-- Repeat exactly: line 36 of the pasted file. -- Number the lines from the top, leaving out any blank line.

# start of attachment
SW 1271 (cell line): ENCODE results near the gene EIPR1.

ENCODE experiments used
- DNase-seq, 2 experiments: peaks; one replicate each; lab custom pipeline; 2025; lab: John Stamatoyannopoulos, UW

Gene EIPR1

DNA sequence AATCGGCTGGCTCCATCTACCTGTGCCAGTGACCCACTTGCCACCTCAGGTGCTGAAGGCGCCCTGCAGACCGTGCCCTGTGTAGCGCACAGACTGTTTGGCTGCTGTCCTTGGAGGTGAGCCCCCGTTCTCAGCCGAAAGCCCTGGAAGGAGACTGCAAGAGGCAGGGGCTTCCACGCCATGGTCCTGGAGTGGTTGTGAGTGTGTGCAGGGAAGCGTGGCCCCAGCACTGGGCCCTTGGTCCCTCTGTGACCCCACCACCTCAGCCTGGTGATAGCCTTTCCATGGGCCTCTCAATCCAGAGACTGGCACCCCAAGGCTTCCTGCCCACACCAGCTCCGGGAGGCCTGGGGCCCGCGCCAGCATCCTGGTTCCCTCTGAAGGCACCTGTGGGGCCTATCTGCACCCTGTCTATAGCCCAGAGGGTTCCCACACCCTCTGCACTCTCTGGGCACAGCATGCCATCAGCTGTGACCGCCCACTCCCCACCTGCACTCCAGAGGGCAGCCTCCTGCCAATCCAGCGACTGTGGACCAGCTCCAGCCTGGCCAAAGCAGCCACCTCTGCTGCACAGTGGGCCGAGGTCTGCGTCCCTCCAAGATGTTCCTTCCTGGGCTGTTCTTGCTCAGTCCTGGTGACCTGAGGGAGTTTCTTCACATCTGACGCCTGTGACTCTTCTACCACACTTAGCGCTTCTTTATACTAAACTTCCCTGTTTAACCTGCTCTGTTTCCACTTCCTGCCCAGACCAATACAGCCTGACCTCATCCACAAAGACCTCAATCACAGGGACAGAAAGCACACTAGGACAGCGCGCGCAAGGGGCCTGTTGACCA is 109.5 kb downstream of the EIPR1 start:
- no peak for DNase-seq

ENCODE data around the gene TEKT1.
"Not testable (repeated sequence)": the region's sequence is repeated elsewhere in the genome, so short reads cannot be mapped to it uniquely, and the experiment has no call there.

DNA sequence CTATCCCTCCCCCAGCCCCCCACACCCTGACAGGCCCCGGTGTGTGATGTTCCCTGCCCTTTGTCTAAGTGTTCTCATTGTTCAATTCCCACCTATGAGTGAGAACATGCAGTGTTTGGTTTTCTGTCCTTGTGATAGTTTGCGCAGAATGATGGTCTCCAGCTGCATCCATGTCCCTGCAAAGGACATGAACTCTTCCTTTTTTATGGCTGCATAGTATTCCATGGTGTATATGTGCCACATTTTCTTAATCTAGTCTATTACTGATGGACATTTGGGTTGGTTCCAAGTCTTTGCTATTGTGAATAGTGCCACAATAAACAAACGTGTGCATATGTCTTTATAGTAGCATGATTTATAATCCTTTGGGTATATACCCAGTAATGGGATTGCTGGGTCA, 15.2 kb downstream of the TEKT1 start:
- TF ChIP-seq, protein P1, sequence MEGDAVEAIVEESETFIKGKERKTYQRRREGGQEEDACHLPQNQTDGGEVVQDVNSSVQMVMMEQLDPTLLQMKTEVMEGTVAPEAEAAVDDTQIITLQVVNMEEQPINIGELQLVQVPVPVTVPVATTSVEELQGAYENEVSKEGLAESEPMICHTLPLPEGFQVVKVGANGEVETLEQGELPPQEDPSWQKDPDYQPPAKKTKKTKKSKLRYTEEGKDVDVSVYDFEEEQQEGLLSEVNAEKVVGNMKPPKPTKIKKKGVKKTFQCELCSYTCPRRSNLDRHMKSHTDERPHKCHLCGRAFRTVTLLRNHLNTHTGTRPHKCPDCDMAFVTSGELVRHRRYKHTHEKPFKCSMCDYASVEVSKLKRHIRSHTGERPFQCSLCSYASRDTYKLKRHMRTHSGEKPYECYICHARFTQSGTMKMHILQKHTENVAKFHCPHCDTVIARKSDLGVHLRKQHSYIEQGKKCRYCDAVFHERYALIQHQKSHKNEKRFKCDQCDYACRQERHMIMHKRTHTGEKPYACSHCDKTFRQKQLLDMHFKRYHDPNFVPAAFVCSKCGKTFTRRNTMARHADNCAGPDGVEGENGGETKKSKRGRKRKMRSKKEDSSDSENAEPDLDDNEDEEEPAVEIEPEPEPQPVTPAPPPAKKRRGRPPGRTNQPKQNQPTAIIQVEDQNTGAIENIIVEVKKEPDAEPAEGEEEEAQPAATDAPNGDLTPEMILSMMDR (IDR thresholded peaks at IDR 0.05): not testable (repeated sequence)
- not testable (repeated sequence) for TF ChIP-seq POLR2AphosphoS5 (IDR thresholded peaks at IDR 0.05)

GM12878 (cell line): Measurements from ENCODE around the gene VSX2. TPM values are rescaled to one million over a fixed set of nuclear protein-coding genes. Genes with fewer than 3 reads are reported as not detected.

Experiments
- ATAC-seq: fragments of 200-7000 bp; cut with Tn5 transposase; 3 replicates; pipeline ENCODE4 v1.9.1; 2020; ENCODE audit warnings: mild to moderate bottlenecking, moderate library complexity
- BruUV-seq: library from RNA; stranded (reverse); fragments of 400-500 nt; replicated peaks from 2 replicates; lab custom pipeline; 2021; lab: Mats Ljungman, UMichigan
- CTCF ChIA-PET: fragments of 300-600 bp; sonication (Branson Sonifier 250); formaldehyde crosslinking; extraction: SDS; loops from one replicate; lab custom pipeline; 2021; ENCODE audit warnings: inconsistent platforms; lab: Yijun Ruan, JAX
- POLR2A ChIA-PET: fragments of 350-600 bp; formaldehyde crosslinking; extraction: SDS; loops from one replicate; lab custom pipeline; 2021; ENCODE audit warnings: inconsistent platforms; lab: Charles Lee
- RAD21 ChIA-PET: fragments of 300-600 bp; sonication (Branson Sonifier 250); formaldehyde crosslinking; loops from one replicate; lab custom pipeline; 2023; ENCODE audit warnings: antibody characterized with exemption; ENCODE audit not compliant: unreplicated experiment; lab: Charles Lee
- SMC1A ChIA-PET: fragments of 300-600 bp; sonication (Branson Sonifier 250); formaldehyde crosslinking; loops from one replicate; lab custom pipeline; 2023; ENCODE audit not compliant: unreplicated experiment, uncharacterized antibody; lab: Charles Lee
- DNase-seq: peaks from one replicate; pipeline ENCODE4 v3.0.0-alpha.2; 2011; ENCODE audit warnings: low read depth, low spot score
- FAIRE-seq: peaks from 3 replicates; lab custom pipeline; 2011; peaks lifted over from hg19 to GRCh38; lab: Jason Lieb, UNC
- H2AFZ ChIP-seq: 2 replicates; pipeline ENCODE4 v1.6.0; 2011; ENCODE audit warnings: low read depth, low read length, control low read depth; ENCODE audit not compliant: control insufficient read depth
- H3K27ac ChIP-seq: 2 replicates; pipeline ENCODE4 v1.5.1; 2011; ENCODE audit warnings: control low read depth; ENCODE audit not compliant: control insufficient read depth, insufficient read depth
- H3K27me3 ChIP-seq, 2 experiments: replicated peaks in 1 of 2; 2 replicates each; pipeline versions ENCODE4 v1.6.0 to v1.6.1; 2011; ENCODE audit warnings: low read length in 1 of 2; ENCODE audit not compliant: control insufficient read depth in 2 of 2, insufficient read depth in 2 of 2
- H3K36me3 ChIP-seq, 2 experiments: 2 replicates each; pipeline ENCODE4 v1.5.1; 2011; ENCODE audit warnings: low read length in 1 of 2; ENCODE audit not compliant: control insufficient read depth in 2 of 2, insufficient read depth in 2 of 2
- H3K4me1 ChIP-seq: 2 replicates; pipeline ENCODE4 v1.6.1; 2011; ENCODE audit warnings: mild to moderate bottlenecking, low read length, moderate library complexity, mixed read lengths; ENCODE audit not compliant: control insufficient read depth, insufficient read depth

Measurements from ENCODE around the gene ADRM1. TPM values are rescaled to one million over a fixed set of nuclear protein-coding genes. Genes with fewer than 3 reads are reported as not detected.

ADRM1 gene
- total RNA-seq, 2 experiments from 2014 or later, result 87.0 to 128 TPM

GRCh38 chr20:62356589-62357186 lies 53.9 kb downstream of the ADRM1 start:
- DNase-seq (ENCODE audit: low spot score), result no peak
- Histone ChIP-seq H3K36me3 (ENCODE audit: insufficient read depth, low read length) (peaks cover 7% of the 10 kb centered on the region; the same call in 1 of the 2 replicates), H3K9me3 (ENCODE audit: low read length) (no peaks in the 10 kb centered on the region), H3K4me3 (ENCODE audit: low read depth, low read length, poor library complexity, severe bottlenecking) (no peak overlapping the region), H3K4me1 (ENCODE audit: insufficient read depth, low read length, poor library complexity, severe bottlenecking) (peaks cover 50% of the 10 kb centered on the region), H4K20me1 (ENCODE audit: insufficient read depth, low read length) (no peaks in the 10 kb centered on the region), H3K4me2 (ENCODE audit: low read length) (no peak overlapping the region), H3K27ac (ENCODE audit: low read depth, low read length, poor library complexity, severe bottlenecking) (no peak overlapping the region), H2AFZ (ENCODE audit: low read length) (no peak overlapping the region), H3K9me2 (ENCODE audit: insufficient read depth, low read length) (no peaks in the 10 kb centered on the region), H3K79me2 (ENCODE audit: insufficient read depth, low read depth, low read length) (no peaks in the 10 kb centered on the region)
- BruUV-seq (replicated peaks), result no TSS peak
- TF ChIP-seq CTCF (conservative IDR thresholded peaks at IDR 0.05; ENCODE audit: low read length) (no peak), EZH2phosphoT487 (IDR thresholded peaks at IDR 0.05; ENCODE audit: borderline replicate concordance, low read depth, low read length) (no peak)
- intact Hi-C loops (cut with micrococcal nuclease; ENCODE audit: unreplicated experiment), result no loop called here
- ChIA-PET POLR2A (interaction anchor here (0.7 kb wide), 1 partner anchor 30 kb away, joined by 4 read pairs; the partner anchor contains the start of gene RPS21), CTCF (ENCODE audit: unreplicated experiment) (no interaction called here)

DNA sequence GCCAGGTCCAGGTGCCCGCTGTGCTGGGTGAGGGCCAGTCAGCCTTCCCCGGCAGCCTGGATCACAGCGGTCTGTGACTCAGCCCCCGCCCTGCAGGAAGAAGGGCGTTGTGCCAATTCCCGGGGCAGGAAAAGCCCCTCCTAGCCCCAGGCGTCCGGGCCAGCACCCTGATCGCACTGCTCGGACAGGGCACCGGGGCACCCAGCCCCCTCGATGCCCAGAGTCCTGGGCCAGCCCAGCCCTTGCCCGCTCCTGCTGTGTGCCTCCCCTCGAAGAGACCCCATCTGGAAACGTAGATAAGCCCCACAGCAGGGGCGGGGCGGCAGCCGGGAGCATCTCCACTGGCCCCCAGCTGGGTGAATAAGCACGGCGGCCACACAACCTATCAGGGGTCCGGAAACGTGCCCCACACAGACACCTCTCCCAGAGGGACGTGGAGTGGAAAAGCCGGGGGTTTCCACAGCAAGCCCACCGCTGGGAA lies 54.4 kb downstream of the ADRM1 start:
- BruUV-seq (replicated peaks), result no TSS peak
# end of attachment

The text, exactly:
- ChIA-PET POLR2A (interaction anchor here (0.7 kb wide), 1 partner anchor 30 kb away, joined by 4 read pairs; the partner anchor contains the start of gene RPS21), CTCF (ENCODE audit: unreplicated experiment) (no interaction called here)